You mentioned Sir Mix-A-Lot, so obviously there have been butt-loving fads in the past, but where did this all start?

I give a lot of credit to 2 Live Crew and Luke Skyywalker, because his videos back in the day, he was blowing up the whole Miami scene. There were so many curvaceous bodies down in Miami and a lot of bass music would go with that. He was one of the people who put it in the forefront.

That was in the African-American community, but in the mainstream, J.Lo. That just kind of stunned everybody when she came to the Grammys in the green Versace dress. The Grammys back then were more high fashion; you would think more of model-type bodies and she stunned everybody with her body. I would definitely give her props on being one of the foremothers of showing off the butt.

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It seems this round of booty-worship is pretty white. What do you make of that?

It's kind of funny because back in the day, a lot of slaves were ridiculed for their body types. Their bodies were more curvaceous and it was looked at as a freak show. It would be anything from Coney Island acts to traveling circuses. They'd be like, "Look at her butt, this is the eighth wonder of the world!" But usually things in different cultures get adopted -- people say jazz started with African-Americans, then white people caught onto that.

Miley Cyrus recently Instagrammed a photo of the cover of Nicki Minaj’s “Anaconda.” She Photoshopped the image to add her own face and turn Minaj’s skin white. Any thoughts on that?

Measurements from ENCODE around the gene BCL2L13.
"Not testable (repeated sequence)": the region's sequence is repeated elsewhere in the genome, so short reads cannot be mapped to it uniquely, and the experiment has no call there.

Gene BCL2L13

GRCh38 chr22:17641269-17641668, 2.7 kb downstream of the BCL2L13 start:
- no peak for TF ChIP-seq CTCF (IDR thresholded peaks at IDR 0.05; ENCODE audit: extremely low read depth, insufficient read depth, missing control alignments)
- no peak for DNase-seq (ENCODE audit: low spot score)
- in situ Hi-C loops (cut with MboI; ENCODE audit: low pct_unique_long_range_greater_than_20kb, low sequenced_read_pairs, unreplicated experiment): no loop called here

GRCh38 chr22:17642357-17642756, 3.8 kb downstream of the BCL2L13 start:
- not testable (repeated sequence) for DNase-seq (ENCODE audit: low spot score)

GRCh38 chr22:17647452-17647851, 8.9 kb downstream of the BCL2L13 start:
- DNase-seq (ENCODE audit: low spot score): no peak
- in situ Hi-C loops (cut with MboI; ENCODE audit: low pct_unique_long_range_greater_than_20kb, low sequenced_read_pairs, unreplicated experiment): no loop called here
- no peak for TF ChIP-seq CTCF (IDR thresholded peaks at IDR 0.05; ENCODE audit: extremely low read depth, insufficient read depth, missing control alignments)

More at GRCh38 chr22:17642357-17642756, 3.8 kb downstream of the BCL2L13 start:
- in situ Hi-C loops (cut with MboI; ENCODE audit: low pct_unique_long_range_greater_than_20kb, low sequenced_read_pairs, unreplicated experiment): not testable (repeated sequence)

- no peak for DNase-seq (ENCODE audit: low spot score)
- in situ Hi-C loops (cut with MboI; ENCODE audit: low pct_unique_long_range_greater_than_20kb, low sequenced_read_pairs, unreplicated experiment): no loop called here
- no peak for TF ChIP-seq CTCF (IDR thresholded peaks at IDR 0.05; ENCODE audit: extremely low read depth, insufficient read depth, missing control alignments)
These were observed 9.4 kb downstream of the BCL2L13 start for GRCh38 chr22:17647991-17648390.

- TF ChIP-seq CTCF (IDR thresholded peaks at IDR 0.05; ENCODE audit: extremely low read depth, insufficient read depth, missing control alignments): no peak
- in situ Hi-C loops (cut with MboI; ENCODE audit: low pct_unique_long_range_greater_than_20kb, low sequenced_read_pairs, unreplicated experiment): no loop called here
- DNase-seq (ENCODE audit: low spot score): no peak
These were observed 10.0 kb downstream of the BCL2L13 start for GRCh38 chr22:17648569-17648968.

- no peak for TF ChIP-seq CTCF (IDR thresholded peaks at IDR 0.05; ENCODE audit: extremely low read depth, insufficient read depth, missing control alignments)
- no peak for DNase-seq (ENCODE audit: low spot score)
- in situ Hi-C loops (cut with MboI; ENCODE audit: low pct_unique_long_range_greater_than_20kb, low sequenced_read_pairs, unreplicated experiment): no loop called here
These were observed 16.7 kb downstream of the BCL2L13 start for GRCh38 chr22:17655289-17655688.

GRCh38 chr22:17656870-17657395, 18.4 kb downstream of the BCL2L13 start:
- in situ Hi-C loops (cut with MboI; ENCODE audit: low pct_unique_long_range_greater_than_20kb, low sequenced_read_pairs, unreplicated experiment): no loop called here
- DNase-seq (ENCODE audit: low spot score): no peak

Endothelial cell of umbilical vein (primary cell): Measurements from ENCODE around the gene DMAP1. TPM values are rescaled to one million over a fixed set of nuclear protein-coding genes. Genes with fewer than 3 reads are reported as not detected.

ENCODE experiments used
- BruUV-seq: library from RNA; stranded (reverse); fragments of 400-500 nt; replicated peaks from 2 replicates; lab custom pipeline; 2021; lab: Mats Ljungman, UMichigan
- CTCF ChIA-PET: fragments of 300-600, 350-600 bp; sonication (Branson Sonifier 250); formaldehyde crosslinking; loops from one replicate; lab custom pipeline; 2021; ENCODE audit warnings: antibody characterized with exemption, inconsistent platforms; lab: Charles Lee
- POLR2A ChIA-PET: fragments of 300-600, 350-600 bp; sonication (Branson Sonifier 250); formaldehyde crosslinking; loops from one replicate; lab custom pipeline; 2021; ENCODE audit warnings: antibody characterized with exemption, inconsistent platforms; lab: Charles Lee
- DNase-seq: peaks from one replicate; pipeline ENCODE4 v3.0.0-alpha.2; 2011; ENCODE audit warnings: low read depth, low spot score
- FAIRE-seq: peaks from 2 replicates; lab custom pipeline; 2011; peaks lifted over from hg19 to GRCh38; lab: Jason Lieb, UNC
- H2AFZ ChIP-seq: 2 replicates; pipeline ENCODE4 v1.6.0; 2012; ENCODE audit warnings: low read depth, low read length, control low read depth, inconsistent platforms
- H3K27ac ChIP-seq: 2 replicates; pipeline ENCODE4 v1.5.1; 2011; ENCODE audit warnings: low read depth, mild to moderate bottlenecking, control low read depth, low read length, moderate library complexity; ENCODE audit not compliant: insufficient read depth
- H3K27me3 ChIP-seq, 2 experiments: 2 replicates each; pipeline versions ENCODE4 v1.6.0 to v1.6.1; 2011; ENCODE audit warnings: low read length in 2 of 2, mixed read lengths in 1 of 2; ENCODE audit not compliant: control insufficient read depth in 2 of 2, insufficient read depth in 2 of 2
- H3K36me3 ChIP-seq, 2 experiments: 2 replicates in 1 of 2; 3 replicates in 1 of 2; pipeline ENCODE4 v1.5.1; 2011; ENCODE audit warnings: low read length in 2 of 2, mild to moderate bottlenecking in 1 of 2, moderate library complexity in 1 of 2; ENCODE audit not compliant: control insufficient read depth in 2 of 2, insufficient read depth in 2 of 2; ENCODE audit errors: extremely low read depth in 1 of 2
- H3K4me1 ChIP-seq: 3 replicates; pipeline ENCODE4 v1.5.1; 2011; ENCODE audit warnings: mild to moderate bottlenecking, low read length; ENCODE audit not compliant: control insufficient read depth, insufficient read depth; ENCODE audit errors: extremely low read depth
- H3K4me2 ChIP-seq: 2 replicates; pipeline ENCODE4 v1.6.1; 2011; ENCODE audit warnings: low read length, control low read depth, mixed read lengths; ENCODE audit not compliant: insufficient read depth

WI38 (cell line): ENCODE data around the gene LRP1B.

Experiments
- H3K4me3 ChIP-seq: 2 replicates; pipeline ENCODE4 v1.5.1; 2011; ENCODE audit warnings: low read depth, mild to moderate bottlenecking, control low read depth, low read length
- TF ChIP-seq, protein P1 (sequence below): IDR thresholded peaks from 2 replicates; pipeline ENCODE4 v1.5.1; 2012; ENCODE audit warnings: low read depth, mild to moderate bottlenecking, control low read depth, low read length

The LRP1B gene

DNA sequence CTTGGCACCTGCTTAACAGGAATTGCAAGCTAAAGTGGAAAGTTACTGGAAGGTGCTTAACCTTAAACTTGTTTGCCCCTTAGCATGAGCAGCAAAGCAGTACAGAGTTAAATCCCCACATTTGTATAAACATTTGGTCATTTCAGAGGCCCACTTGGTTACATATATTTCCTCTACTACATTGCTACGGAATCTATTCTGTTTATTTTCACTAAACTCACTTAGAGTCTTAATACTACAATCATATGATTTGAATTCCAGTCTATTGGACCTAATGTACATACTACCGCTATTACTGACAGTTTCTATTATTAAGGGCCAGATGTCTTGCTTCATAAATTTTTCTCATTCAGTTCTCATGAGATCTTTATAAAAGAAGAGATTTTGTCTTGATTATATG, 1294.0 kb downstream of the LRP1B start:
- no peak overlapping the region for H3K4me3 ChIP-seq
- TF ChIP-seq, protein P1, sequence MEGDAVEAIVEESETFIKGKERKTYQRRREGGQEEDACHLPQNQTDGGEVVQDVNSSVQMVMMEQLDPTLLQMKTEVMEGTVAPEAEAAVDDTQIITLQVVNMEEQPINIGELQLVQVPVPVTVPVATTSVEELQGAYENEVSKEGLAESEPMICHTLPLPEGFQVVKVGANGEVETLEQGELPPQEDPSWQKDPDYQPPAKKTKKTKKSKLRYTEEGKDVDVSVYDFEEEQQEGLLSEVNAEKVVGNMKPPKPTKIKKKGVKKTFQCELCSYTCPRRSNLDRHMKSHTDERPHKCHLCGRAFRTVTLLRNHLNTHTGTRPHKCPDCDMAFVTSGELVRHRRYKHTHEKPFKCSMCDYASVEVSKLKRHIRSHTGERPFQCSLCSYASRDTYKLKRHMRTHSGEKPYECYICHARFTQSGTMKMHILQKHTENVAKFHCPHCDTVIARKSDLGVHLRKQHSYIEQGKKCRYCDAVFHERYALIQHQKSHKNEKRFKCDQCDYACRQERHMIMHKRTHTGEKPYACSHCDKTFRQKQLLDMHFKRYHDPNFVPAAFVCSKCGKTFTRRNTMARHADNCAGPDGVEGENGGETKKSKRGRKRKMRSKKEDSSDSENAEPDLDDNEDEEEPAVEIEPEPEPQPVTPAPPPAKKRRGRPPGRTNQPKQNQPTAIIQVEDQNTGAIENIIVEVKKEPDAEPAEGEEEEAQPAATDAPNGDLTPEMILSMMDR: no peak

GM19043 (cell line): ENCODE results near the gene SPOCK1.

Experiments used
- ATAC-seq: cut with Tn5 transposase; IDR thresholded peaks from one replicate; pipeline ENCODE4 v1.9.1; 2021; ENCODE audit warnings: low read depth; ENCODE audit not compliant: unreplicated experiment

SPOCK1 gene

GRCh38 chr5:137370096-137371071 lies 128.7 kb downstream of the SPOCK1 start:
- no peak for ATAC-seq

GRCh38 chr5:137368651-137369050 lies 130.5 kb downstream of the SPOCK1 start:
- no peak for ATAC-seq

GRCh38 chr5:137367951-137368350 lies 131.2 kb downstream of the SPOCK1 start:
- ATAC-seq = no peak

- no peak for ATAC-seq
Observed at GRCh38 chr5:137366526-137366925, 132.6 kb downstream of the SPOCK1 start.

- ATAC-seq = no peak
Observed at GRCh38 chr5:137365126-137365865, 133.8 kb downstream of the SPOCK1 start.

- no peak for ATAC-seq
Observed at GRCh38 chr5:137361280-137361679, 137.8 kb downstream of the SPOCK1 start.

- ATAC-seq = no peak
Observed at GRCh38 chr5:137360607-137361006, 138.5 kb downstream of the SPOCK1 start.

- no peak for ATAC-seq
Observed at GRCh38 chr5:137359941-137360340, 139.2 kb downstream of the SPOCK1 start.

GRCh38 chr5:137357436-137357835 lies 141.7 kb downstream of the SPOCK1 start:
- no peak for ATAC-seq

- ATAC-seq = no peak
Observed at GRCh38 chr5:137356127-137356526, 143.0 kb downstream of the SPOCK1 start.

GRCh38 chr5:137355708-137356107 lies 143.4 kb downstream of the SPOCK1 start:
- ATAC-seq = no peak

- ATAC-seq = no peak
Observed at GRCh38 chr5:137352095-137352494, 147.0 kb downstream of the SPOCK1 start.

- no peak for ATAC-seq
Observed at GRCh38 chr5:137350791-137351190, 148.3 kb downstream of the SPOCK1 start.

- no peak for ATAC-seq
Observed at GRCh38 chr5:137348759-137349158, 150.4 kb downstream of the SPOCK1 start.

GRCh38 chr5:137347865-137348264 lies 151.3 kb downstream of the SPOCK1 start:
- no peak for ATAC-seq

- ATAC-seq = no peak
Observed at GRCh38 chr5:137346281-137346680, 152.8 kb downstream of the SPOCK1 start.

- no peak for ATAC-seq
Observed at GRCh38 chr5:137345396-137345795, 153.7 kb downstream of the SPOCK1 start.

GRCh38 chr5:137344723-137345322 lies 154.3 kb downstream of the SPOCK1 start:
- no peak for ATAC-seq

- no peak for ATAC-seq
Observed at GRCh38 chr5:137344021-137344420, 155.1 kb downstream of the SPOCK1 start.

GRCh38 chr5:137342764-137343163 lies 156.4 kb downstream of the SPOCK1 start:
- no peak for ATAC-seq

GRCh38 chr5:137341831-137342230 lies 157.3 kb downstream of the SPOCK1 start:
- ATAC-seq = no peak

I've seen Kermit the Frog in the "Anaconda" pose, so it's not just white folks now. Miley Cyrus, I would almost call her a culture vulture -- you know, coming from a country background and latching on to the whole hip-hop scene and all the twerking. Twerking's been around since the '80s -- even before then in African tribes. So Miley Cyrus' gotta do things to keep you watching. It's shock jock behavior.

In general, is this a good thing, this booty worship? Does it mean acceptance of a broader range of body types or is it just further restricting our notion of what is sexy?

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I think it's definitely in African-American females' favor that this body type is more praised. Going from being ridiculed to being an object of desire is great, but maybe that's too sexual -- people used to think that African American women were more sexual than white women. It definitely opens up doors for people to be more open to different body types. I think that's pretty cool. Now, I don't know what the next body crazy is -- we did have waif models in the grunge period, so I hope curvaceous people are not left out when a new body part is talked about.

Your documentary delves into the world of surgical butt augmentation. Just how popular are those types of procedures?

They're very popular. Definitely very popular in the entertainment world, in music. There's a lot of artists out there ... people question Nicki Minaj's butt, Iggy's. A lot of people don't own up to it. I know you can do them cheaply in the Dominican Republic. It doesn't look proportionate to some people's bodies. You'll see video models and they'll have these big butts but their legs don't match the size of the butt. Work out and achieve it, do it the safe way.

Is this butt worship here to stay or will there be a new body part that will take the crown?

I think there definitely will be another body part that will take center stage sometime soon. People are just catching on to this craze, so it has a good 10 to 15 years in it. It's definitely going to be around for a while.

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I mean, there was a boob craze for the longest. It just keeps moving all over the place. I don't know where it'll move next. Where do you think it'll move next?

I don't know! What body part is left?

Hopefully my future kids aren't injecting themselves with silicone in some weird area.


Tracy Clark-Flory